The Changing Face of Michael Jackson

Michael Jackson: A Legend

Michael Jackson was a legend who will be remembered in the hearts of his fans for years to come. Throughout his tumultuous life, one thing that ironically remained constant was the ongoing transformation in his physical appearance. Despite obvious changes to his nose, jawline and eyes, the pop icon denied he had extensive plastic surgery and blamed his changing skin tone on vitiligo.

A Look at MJ's Physical Transformation over the Years

Michael Jackson pictured in his early days on the left and as an adult on the right.
Michael Jackson pictured in his early days on the left and as an adult on the right.

Michael Jackson began his career as the lead singer for the Jackson 5 in 1964. In the picture above, he is shown on the left in 1969 as a successful child singer. By 2001, Jackson's face differed markedly from its former self. Here are pictures documenting the evolution of Michael Jackson's face over the decades.

March 1971

At left, Michael Jackson poses for a studio portrait in March 1971. His doe eyes, cherubic face, and sweet voice made him the object of many an adolescent crush. Three decades later in November 2003, an almost completely unrecognizable Jackson is shown in a mug shot after he was booked for multiple counts of alleged child molestation. After his death, the question lingers: what was it all about?

"He didn't want to be Michael Joseph Jackson. He just wanted to be something else. And he went about the business of doing that," says Jackson biographer J. Randy Taraborrelli.


By the time this photo was taken in 1973, Jackson had already released three solo albums and his first number one hit, "Ben." At this time, puberty began to naturally transform Jackson's face, melting away the baby fat and revealing a more masculine jawline.


Jackson biographer J. Randy Taraborrelli suspects that the inevitable changes of puberty were deeply traumatic for the child star. "When he started to change physically as all guys do, when they go through adolescence and puberty, this was really difficult for him," he told Cynthia McFadden of ABC News in 2003.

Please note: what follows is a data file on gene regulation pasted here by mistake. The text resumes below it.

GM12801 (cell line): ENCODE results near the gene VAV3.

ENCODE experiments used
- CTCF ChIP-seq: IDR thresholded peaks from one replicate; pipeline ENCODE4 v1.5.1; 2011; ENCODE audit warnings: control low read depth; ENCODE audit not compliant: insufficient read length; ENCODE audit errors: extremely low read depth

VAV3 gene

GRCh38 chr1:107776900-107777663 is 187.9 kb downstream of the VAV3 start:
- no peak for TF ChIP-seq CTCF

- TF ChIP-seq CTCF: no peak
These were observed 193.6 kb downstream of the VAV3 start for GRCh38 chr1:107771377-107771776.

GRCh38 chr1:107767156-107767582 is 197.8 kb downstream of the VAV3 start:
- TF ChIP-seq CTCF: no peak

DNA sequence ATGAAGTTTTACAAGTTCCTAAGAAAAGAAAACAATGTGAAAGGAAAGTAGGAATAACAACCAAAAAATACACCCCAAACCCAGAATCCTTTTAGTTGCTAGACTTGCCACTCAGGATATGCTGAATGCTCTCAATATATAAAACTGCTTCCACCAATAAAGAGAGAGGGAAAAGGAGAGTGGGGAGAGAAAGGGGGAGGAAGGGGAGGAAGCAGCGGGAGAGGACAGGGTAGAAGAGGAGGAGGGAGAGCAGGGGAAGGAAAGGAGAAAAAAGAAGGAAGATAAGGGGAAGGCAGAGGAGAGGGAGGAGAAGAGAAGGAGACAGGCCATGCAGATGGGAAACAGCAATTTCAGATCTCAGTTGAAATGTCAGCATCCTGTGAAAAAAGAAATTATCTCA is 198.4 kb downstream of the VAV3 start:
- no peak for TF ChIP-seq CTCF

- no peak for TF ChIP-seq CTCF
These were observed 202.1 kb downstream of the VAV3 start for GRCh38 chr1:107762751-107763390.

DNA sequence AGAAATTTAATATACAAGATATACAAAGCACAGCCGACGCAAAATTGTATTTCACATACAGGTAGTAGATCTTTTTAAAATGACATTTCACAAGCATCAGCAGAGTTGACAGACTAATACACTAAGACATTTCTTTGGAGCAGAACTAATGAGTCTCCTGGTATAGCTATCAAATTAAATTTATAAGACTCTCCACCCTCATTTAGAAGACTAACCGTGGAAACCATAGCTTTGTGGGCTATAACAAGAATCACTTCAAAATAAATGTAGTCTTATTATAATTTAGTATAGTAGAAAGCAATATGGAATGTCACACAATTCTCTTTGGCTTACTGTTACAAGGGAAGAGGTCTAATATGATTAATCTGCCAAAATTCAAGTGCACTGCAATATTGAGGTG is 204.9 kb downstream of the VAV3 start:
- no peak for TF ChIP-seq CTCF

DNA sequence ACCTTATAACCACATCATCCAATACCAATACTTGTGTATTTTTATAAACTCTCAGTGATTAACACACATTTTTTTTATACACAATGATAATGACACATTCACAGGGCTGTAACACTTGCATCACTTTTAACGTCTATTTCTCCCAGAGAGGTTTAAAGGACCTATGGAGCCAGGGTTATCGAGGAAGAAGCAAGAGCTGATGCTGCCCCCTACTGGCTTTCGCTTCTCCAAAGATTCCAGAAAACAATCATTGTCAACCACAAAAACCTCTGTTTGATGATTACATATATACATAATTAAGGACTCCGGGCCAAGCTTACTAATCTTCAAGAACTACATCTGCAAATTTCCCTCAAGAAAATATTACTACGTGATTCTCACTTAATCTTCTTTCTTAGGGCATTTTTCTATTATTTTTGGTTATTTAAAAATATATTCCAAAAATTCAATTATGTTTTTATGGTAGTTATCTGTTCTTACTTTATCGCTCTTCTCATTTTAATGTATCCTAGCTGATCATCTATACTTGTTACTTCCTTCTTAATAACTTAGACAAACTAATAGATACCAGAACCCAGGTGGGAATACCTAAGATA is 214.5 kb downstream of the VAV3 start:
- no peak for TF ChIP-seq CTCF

By the tender age of 18, Jackson's fame had well eclipsed that of his brothers. Yet, despite the adulation, the star was becoming increasingly insecure about his looks. In particular, Jackson disliked his acne-prone skin and his nose. It didn't help that, according to Taraborrelli, Jackson's brothers reportedly called him "big nose."


In 1979, the same year Michael Jackson released his fifth solo album, Off the Wall, it is believed he took another big step: his first foray into plastic surgery.

Jackson reportedly underwent his first rhinoplasty at age 21, after breaking his nose during a dance rehearsal. It would be the first step in a dramatic facial transformation. The same year, in a prophetic interview with Sylvia Chase of 20/20, he claimed he was unable to lead a normal life.

"It's hard to in my position. I try to sometime. And, but people won't deal with me in that way because they see me differently. They won't talk to me like they would a next-door neighbor," he said.


Michael Jackson poses in 1981, during the hiatus between Off the Wall and his mega-hit Thriller. By this point, he had ditched his seventies Afro in favor of what would become his signature curly hair, and his nose is noticeably different from from what it had been just a few years earlier.

"Obviously he's had some nasal surgery," plastic surgeon Pamela Lipkin told ABC News in 2003. "The bridge is much thinner, width of the nostrils is greatly reduced. . . That's a great result. That nose is still believable."


By 1983, Jackson was at the zenith of his career with Thriller well on its way to becoming the best-selling album of all time. Some argue that Michael also looked his best at this time.


This photograph of Jackson was taken in 1985, the same year he would write the hit song "We Are the World" with Lionel Ritchie, which they performed along with fellow superstars Stevie Wonder, Diana Ross and Bruce Springsteen. The year before, Jackson had suffered second-degree burns on his scalp in an infamous accident while filming a Pepsi commercial.


Here is Jackson in 1987, shortly after the release of his album, Bad. In the five years between Thriller and Bad, Jackson's face changed almost as dramatically as his had fame skyrocketed.